Home News Could RBA be feigning ignorance of an imminent housing market crash?

Could RBA be feigning ignorance of an imminent housing market crash?

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RBA seemed unperturbed regarding the direction of the market.

The Reserve Bank of Australia (RBA) seems to be relaxed regarding the housing market despite industry projections of a continued dry spell over the next few years. Should the central bank be worried?

In his monetary decision statement, RBA governor Philip Lowe said housing market conditions have eased. For industry watcher Jason Murphy, RBA's workings seem to indicate that there is no reason to panic.

"Easing sounds nice. You certainly don’t need to panic when things are easing. In fact, if things are easing it implies they were too hard before. The RBA wants us to believe this house price fall is totally fine," Murphy said in a think piece on News.com.au.

In two of the biggest housing markets in Australia, clearance rates have fallen below 50%, an indication of buyer disinterest. Quoting SQM analyst Louis Christopher, Murphy said there is nothing relaxing about such fact -- lacklustre auction results could actually result in a housing crash.

For Murphy, RBA had no choice but to drag the already low-interest rate further down to another record low level.

"What else can they do? Their job is to keep the economy ticking and inflation in the 2-3% range. If house prices were truly in free-fall, that job would be very hard," Murphy said.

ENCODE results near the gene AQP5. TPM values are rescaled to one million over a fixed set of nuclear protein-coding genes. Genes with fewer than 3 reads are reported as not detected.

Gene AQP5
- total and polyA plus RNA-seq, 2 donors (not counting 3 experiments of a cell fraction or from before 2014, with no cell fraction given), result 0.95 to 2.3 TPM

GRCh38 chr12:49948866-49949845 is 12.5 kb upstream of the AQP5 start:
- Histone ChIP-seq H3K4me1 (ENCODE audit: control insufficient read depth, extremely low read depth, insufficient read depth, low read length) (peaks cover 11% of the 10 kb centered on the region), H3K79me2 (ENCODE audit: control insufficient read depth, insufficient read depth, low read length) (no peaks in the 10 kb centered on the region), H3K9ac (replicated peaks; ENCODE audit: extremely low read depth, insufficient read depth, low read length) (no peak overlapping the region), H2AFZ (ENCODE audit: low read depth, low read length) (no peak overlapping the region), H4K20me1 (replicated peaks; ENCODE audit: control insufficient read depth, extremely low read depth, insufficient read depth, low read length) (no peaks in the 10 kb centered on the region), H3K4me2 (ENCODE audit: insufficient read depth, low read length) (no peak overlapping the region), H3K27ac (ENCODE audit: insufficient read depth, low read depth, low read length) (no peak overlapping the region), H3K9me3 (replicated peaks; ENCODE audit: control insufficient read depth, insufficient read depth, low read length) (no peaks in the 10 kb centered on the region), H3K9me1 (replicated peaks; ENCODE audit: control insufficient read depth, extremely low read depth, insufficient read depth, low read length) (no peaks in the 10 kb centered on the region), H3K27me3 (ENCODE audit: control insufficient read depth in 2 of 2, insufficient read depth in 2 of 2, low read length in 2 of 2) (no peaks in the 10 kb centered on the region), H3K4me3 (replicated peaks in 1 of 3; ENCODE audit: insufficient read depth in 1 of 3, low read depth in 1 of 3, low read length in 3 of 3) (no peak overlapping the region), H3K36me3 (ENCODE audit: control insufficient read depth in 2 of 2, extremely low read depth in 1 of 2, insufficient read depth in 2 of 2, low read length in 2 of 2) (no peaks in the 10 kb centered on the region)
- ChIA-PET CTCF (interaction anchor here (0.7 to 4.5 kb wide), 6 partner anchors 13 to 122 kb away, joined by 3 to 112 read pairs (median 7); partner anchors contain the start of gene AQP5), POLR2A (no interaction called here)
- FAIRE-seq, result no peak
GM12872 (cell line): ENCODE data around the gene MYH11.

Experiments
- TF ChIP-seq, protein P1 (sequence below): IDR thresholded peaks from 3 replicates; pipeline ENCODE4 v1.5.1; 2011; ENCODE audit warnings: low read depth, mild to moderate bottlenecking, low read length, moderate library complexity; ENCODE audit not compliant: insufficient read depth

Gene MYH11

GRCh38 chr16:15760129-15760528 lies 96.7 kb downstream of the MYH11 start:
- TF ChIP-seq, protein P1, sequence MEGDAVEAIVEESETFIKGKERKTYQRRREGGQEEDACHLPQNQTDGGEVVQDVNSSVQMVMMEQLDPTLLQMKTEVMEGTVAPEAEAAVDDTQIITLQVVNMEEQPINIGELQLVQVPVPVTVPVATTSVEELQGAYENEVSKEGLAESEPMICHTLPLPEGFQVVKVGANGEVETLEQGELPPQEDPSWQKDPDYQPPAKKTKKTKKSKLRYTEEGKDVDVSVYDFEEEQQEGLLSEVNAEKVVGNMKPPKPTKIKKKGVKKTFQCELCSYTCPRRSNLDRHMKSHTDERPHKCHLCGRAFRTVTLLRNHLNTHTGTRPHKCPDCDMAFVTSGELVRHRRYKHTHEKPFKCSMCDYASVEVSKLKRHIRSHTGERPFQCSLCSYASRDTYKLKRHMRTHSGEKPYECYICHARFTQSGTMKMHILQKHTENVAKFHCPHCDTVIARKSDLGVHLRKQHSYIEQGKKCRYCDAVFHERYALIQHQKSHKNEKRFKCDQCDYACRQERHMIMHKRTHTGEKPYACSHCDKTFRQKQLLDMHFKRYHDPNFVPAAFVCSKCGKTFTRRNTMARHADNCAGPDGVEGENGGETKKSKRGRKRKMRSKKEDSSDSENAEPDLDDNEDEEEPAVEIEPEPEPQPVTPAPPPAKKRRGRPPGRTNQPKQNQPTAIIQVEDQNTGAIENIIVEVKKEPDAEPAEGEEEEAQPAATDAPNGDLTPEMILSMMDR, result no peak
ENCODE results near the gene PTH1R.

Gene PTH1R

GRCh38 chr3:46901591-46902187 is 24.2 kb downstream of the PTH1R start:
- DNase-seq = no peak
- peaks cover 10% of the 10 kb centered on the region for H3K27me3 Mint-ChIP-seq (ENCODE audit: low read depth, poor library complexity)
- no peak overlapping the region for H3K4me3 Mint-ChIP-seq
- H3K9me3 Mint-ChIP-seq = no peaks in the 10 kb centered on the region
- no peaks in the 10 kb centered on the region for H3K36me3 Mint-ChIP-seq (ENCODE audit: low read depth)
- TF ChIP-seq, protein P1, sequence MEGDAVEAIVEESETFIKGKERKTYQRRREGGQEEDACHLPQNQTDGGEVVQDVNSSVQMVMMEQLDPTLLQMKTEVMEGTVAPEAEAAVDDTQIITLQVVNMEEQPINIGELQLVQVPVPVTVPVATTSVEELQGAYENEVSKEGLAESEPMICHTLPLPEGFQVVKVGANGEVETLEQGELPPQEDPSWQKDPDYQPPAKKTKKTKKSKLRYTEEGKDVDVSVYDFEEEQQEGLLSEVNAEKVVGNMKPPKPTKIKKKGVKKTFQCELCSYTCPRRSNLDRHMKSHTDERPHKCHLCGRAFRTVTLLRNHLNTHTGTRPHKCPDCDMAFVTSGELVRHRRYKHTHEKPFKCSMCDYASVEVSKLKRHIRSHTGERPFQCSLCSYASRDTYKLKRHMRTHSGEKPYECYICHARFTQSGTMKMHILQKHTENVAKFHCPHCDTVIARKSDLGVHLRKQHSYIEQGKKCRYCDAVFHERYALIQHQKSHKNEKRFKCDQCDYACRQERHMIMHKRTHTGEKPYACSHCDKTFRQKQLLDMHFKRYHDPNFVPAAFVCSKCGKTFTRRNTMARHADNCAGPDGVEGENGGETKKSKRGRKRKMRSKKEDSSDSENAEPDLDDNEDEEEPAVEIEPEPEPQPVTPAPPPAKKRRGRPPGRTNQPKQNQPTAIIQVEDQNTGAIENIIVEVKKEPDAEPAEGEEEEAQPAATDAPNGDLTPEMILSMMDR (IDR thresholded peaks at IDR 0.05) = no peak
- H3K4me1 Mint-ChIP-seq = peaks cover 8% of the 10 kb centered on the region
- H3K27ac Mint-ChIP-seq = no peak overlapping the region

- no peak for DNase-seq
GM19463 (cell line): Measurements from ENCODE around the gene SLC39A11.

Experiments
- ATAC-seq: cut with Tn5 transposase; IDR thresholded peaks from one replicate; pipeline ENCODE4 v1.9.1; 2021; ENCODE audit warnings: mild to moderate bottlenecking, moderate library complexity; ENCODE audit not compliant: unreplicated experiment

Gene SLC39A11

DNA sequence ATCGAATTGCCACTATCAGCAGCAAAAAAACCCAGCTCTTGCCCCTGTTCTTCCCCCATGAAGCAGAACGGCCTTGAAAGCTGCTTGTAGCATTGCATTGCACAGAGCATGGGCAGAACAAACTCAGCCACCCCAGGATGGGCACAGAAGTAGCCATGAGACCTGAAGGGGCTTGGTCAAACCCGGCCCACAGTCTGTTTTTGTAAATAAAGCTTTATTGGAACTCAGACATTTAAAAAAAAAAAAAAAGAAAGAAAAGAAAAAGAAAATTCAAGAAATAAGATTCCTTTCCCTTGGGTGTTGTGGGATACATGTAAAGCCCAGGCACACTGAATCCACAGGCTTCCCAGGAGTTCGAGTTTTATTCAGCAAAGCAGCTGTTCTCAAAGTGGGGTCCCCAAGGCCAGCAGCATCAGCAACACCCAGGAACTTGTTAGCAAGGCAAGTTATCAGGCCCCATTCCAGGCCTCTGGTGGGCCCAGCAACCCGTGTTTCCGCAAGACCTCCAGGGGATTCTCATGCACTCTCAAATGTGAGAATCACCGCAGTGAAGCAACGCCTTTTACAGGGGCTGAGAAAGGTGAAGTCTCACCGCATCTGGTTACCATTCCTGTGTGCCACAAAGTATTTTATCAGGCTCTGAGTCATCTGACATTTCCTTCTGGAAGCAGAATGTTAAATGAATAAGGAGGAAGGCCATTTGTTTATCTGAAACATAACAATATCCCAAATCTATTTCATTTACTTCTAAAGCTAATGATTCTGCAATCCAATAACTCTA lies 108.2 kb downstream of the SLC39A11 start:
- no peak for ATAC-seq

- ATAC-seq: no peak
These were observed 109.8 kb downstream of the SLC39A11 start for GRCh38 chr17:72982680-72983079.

However, there is a risk that banks might not pass the savings on to their borrowers given that they already struggle with rising costs.

"Given that the RBA wouldn’t bother cutting unless it was really necessary, a super-sized rate cut of 0.5 percentage points might be more likely than a simple cut of 0.25 percentage points. Would such a big cut add to the sense of panic? This is part of the dilemma the RBA could face if property price keeps falling. They definitely don’t want to cause panic," Murphy said.

However, the central bank recognized the uncertainty about consumer spending as household income remains low and debt levels continue to be high. This, in turn, will trigger a domino effect that will impact the general economy. 

"This is why we should all hope the RBA has everything figured out and there really is no reason to panic on housing prices. Because the alternative will be too horrible to contemplate," Murphy said.

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